Creating and implementing an evidence-based prevention bundle to reduce late-onset sepsis in extremely low birth weight newborns: a multicenter interrupted time series study

Cañizares Aguilar, Paloma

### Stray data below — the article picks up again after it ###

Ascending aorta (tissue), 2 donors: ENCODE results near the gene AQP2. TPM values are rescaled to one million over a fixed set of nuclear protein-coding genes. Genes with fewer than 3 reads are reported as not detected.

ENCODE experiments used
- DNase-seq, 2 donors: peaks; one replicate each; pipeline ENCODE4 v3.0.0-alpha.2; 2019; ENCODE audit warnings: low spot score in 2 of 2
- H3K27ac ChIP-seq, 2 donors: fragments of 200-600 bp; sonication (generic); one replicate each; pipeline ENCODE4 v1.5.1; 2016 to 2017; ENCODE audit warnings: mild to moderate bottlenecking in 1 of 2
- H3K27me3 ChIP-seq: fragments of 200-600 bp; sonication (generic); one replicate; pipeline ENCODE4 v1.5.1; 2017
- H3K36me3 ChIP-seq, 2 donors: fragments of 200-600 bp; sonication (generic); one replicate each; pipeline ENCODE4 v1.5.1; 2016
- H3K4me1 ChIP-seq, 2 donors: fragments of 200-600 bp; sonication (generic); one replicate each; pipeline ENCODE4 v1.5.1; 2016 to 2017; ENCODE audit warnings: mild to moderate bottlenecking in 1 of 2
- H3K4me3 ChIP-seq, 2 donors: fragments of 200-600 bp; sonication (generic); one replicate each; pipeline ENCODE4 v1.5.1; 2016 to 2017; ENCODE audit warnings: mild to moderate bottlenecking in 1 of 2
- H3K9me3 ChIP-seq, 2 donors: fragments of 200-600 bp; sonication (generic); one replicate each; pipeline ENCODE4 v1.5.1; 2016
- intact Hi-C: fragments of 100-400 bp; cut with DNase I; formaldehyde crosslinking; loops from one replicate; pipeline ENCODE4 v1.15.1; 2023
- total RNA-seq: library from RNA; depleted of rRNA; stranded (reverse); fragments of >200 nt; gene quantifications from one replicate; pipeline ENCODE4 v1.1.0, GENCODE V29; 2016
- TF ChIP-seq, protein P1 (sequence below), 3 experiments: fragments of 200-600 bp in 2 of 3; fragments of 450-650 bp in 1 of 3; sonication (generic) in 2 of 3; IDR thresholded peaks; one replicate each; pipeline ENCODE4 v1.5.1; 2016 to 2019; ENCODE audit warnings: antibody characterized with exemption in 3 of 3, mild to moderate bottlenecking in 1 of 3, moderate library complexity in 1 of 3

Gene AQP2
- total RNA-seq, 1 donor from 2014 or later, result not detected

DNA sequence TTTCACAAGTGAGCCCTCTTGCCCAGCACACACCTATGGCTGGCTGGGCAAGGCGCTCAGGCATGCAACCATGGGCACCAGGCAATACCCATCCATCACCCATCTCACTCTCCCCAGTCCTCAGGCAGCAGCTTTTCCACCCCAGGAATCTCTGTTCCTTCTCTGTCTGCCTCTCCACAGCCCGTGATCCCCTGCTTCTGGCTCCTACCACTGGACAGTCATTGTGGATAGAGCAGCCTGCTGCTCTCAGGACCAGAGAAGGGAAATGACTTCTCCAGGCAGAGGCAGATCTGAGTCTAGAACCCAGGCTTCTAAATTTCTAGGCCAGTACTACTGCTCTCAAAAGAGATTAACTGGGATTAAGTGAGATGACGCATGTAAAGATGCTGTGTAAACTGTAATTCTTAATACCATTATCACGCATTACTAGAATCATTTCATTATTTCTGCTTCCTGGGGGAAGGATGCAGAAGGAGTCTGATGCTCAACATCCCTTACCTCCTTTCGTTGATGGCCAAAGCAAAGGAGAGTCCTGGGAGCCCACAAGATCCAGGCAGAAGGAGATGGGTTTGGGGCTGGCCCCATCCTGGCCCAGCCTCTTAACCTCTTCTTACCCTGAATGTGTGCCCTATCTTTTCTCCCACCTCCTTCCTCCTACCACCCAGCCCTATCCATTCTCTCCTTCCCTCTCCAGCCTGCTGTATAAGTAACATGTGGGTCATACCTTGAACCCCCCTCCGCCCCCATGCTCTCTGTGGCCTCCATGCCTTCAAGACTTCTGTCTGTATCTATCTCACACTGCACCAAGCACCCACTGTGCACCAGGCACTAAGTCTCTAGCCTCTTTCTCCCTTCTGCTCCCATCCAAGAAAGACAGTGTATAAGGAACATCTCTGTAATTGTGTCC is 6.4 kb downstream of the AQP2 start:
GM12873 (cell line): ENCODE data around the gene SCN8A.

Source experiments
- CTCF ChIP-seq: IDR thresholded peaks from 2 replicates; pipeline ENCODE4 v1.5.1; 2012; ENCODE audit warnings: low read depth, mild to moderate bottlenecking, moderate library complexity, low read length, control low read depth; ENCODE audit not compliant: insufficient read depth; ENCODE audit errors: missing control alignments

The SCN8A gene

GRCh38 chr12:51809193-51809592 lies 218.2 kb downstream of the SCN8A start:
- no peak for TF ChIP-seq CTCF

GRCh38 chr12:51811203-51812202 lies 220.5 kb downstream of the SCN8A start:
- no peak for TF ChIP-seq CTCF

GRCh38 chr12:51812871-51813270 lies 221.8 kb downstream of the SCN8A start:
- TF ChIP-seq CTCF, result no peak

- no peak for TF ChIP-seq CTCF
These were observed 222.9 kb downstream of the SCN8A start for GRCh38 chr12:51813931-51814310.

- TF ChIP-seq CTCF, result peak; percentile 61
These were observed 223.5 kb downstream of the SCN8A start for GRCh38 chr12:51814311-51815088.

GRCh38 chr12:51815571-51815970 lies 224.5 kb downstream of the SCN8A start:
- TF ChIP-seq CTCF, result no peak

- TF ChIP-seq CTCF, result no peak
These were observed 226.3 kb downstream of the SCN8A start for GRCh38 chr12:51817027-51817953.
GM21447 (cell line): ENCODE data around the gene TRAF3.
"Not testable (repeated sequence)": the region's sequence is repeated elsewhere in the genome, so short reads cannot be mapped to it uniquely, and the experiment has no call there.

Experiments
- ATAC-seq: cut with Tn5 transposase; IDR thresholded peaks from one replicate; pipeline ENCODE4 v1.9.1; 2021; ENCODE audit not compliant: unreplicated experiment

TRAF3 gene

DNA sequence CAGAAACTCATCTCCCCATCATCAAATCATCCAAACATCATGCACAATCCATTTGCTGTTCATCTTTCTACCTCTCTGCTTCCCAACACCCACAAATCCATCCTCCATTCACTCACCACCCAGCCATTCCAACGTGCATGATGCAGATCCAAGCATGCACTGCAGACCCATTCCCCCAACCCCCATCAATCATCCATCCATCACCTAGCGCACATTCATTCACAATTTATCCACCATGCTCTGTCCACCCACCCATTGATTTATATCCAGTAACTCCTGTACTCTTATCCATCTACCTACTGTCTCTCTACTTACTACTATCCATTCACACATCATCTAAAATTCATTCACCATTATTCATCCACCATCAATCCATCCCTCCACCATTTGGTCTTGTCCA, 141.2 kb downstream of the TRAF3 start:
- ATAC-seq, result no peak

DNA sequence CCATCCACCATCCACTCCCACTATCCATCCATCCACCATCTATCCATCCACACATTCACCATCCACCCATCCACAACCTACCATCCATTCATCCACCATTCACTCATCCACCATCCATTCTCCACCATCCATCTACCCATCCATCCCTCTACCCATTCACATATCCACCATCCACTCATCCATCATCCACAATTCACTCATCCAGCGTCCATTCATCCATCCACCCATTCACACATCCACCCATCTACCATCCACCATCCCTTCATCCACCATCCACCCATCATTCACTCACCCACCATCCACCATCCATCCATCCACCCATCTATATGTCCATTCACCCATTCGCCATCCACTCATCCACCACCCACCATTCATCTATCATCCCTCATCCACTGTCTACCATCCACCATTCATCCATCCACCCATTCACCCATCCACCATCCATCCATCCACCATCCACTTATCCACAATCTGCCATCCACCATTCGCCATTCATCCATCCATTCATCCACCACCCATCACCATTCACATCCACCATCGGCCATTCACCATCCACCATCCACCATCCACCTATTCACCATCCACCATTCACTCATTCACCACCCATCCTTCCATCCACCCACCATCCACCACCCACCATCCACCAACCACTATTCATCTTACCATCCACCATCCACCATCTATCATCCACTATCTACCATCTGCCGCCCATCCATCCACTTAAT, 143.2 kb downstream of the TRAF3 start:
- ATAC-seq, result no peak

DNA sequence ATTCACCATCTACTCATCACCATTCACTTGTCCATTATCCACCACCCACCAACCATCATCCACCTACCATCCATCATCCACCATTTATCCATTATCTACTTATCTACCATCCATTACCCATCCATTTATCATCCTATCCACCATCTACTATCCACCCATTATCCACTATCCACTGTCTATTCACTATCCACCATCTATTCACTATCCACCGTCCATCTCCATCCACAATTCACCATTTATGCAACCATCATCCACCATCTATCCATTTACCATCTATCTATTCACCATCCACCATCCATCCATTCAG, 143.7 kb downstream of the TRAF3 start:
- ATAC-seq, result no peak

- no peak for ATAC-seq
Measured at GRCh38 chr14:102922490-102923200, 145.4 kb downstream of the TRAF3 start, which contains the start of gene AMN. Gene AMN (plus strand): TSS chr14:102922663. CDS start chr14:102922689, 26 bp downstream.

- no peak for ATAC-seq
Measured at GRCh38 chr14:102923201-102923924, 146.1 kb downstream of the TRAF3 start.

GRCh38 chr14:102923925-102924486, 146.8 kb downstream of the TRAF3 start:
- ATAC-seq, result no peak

Background: Late-onset sepsis results in significant mortality, morbidity and prolonged length of stay in already vulnerable extremely low birth weight newborns. Neonates admitted to the Neonatal Intensive Care Unit are at high risk of acquiring healthcare-associated infections because of the immaturity of their immune system and prolonged use of invasive medical procedures and devices. Bundles are a small set of evidence-based preventive strategies that when implemented simultaneously result in additional improvements in patient outcomes, than when implemented individually. Hypotheses and Objective: This study aims to assess the efficacy of an infection prevention bundle in reducing late-onset sepsis incidence in extremely low birth weight newborns (<1.000g). Mortality and length-of-stay will also be evaluated. Design and setting: We will perform a multicenter interrupted time series study among 8 participating Spanish Neonatal Intensive Care Units. Hospital Universitari Dr. Josep Trueta will be the reference center. Intervention: All participating units will implement a self-designed prevention bundle focusing on: re-enforcement of hand hygiene, promotion of early enteral trophic feeding and specific antimicrobial stewardship strategies. Methods: Extremely low birth weight neonates with ≥72 hours of life (n=547) will be included. Outcomes (late-onset sepsis incidence, mortality and related length of stay) will be collected monthly before (pre-intervention) and after (post-intervention) the implementation of our tailored bundle. Data will be analyzed by using statistical process control methods. Expected results: We hypothesized that consistent implementation of the evidence-based bundle would result in a 20% reduction in late-onset sepsis ​
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